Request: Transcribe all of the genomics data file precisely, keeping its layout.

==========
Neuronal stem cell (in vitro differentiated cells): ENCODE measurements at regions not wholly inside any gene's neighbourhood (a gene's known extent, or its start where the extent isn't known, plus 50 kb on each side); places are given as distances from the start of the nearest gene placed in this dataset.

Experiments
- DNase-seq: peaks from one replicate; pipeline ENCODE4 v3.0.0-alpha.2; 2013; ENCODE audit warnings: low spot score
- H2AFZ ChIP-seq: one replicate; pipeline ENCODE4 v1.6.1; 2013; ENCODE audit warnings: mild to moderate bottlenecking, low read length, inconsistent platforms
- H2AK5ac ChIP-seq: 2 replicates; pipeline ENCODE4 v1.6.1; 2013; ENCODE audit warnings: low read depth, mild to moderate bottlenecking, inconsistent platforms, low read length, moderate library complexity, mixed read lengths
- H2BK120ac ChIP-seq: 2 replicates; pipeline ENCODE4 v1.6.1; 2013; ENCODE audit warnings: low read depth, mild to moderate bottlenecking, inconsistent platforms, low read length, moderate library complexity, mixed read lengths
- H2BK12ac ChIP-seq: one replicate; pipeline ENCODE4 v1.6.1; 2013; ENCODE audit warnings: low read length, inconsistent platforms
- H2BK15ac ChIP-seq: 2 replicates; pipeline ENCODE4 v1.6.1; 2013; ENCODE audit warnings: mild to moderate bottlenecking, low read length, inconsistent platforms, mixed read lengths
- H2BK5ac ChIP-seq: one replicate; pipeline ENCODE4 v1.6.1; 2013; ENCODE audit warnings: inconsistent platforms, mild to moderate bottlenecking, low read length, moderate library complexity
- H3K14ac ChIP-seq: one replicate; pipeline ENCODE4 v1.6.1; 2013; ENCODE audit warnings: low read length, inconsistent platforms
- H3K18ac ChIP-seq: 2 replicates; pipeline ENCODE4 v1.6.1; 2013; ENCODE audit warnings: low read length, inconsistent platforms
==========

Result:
Neuronal stem cell (in vitro differentiated cells): ENCODE measurements at regions not wholly inside any gene's neighbourhood (a gene's known extent, or its start where the extent isn't known, plus 50 kb on each side); places are given as distances from the start of the nearest gene placed in this dataset.

Experiments
- DNase-seq: peaks from one replicate; pipeline ENCODE4 v3.0.0-alpha.2; 2013; ENCODE audit warnings: low spot score
- H2AFZ ChIP-seq: one replicate; pipeline ENCODE4 v1.6.1; 2013; ENCODE audit warnings: mild to moderate bottlenecking, low read length, inconsistent platforms
- H2AK5ac ChIP-seq: 2 replicates; pipeline ENCODE4 v1.6.1; 2013; ENCODE audit warnings: low read depth, mild to moderate bottlenecking, inconsistent platforms, low read length, moderate library complexity, mixed read lengths
- H2BK120ac ChIP-seq: 2 replicates; pipeline ENCODE4 v1.6.1; 2013; ENCODE audit warnings: low read depth, mild to moderate bottlenecking, inconsistent platforms, low read length, moderate library complexity, mixed read lengths
- H2BK12ac ChIP-seq: one replicate; pipeline ENCODE4 v1.6.1; 2013; ENCODE audit warnings: low read length, inconsistent platforms
- H2BK15ac ChIP-seq: 2 replicates; pipeline ENCODE4 v1.6.1; 2013; ENCODE audit warnings: mild to moderate bottlenecking, low read length, inconsistent platforms, mixed read lengths
- H2BK5ac ChIP-seq: one replicate; pipeline ENCODE4 v1.6.1; 2013; ENCODE audit warnings: inconsistent platforms, mild to moderate bottlenecking, low read length, moderate library complexity
- H3K14ac ChIP-seq: one replicate; pipeline ENCODE4 v1.6.1; 2013; ENCODE audit warnings: low read length, inconsistent platforms
- H3K18ac ChIP-seq: 2 replicates; pipeline ENCODE4 v1.6.1; 2013; ENCODE audit warnings: low read length, inconsistent platforms